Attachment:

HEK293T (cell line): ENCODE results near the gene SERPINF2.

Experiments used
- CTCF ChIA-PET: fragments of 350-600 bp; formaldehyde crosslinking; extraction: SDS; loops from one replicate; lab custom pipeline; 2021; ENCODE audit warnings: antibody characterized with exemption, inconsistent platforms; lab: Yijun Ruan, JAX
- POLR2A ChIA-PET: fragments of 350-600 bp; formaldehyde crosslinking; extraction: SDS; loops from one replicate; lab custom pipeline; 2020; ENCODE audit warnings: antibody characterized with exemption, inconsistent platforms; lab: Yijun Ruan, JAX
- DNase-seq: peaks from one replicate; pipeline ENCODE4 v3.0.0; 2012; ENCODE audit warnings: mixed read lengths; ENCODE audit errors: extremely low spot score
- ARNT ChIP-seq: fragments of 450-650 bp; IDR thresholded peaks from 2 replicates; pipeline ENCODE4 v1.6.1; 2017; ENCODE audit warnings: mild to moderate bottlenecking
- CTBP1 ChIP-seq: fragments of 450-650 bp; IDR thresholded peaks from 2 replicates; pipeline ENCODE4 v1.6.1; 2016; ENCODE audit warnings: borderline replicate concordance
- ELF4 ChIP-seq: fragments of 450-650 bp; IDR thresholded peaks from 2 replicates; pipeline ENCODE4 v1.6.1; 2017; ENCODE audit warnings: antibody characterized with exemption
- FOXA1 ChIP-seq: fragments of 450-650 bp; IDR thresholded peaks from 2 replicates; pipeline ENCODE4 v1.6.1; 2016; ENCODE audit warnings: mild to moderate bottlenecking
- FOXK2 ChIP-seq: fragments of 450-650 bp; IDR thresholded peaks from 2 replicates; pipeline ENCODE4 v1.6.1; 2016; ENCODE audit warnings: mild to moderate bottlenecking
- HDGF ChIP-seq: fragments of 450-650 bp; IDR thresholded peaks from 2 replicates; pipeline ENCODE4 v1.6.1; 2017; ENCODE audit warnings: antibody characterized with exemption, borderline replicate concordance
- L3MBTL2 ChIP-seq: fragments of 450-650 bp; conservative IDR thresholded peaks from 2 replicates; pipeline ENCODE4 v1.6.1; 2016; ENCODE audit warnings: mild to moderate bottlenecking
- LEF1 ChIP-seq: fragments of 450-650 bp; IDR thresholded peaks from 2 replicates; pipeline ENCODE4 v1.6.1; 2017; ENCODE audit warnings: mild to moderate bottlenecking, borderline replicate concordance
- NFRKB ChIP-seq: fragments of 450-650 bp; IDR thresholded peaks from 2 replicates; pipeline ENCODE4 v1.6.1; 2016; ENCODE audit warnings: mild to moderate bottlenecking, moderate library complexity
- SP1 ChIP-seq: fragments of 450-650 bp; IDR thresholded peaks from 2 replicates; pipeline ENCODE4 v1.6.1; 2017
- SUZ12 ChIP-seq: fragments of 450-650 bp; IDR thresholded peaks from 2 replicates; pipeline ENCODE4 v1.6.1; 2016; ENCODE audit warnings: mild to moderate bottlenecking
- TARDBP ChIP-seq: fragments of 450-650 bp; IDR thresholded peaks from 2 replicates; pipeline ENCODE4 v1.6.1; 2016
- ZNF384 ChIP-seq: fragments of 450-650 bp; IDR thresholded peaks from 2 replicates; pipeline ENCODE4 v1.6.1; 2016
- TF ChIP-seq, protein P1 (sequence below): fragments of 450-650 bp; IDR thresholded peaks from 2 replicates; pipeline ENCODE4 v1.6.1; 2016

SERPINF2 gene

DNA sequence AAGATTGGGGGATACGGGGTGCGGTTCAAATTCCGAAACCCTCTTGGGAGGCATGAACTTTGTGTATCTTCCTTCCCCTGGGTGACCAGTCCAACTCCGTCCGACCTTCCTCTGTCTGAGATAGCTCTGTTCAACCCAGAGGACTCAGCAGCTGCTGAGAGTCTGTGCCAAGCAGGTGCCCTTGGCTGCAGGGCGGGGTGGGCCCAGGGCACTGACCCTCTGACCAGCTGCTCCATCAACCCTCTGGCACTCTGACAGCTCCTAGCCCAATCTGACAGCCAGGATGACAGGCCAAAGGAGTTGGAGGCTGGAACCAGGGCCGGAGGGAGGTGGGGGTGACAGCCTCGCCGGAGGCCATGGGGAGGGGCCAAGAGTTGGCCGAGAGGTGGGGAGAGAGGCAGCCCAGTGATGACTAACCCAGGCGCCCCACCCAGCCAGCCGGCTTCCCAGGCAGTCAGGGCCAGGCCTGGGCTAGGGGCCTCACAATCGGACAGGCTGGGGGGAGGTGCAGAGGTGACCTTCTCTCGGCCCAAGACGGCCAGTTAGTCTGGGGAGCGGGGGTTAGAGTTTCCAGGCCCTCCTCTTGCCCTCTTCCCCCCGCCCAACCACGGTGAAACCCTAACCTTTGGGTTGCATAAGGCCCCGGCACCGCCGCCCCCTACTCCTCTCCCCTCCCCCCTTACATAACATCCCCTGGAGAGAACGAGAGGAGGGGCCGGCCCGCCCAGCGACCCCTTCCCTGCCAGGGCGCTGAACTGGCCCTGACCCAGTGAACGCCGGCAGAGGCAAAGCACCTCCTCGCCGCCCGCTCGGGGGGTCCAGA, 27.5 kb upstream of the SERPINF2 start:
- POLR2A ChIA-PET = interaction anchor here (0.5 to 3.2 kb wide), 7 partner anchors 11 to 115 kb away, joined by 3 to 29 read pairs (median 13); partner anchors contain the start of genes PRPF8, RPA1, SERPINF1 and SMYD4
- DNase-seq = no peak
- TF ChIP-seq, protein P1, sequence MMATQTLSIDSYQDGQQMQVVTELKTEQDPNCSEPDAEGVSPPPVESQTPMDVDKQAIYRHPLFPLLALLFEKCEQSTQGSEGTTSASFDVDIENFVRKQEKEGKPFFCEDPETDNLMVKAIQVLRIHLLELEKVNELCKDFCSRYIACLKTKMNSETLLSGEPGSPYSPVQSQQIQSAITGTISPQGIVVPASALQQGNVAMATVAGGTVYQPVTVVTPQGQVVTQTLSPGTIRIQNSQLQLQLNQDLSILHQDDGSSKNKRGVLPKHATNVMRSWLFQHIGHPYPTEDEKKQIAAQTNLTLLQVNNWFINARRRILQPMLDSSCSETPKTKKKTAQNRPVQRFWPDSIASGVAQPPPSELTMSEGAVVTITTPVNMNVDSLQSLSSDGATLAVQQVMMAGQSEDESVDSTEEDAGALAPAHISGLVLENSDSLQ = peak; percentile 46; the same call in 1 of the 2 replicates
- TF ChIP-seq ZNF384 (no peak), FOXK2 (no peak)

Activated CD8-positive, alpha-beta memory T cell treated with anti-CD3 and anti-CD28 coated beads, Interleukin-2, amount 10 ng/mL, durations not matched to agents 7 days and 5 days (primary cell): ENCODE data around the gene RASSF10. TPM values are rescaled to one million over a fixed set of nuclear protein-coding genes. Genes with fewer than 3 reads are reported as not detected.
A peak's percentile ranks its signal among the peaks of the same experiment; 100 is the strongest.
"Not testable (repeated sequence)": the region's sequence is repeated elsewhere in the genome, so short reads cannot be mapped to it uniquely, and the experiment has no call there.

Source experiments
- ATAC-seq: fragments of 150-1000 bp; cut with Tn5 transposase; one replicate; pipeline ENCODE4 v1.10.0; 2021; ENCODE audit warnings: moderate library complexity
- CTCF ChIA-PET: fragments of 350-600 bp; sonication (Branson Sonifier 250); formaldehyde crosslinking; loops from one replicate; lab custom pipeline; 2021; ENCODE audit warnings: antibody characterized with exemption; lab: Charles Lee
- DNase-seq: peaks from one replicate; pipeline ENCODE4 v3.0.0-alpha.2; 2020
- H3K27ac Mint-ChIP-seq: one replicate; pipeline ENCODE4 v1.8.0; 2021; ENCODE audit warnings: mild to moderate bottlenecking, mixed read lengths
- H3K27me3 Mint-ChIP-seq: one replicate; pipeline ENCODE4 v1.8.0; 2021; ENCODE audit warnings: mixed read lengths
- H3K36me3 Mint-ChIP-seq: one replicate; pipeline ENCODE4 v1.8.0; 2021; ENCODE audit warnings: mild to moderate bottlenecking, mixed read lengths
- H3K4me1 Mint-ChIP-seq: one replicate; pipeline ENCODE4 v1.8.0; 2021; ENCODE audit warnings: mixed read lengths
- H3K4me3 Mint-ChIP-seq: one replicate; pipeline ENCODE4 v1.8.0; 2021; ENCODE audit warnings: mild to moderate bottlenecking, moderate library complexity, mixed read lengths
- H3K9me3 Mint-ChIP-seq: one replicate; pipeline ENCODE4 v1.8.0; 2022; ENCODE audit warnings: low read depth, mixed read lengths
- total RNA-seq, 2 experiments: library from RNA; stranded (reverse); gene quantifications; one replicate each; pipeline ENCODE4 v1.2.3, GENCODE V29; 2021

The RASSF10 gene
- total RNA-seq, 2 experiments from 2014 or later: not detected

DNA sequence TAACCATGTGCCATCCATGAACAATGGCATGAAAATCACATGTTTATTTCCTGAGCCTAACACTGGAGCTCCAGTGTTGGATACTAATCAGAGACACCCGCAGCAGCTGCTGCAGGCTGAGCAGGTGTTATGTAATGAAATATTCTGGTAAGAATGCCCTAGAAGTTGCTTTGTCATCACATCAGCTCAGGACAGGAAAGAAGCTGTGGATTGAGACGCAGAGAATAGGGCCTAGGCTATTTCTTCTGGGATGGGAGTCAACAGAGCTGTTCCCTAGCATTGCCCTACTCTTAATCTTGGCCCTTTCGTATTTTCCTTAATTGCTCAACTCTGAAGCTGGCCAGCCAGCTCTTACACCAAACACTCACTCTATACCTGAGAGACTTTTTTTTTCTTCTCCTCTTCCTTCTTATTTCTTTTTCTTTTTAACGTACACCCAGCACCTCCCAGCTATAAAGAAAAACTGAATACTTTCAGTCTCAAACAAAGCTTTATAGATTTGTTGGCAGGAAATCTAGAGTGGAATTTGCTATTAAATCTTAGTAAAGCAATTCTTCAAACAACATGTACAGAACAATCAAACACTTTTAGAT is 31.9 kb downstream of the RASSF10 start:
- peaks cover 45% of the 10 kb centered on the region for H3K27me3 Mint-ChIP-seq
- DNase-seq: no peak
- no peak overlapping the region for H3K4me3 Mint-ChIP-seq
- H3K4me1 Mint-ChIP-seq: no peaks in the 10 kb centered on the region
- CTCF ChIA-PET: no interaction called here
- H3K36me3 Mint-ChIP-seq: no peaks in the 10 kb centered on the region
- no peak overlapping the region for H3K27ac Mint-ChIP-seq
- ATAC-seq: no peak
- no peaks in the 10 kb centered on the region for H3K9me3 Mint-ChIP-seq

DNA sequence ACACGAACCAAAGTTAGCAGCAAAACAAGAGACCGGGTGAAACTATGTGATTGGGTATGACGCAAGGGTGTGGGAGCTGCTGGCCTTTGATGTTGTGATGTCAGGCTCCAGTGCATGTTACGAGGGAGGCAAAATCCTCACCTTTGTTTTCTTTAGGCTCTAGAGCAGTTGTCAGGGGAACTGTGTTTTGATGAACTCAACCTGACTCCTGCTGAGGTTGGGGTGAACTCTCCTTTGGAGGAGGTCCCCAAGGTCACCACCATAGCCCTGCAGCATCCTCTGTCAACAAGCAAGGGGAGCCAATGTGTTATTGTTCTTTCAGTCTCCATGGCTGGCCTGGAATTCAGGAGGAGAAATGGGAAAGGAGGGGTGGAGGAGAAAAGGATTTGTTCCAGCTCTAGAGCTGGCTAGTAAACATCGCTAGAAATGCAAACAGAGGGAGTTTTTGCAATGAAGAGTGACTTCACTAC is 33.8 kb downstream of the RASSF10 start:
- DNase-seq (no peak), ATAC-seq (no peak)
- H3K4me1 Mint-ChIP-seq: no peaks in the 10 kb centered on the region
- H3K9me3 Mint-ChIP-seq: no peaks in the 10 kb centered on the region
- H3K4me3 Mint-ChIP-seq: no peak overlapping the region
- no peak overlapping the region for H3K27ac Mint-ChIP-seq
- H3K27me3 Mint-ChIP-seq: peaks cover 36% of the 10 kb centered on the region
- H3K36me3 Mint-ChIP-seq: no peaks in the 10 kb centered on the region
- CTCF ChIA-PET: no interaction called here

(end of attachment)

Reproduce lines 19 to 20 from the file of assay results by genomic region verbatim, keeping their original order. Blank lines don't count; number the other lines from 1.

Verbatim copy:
- TF ChIP-seq, protein P1 (sequence below): fragments of 450-650 bp; IDR thresholded peaks from 2 replicates; pipeline ENCODE4 v1.6.1; 2016

SERPINF2 gene